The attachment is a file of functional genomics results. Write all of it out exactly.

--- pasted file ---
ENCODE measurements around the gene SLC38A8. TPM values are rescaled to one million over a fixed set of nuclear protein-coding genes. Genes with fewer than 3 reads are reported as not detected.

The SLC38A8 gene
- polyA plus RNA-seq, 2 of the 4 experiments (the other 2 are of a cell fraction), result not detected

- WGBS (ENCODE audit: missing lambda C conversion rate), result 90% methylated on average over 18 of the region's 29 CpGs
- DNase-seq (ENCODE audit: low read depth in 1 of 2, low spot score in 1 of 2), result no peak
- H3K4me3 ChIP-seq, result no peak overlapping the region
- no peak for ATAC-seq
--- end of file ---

ENCODE measurements around the gene SLC38A8. TPM values are rescaled to one million over a fixed set of nuclear protein-coding genes. Genes with fewer than 3 reads are reported as not detected.

The SLC38A8 gene
- polyA plus RNA-seq, 2 of the 4 experiments (the other 2 are of a cell fraction), result not detected

- WGBS (ENCODE audit: missing lambda C conversion rate), result 90% methylated on average over 18 of the region's 29 CpGs
- DNase-seq (ENCODE audit: low read depth in 1 of 2, low spot score in 1 of 2), result no peak
- H3K4me3 ChIP-seq, result no peak overlapping the region
- no peak for ATAC-seq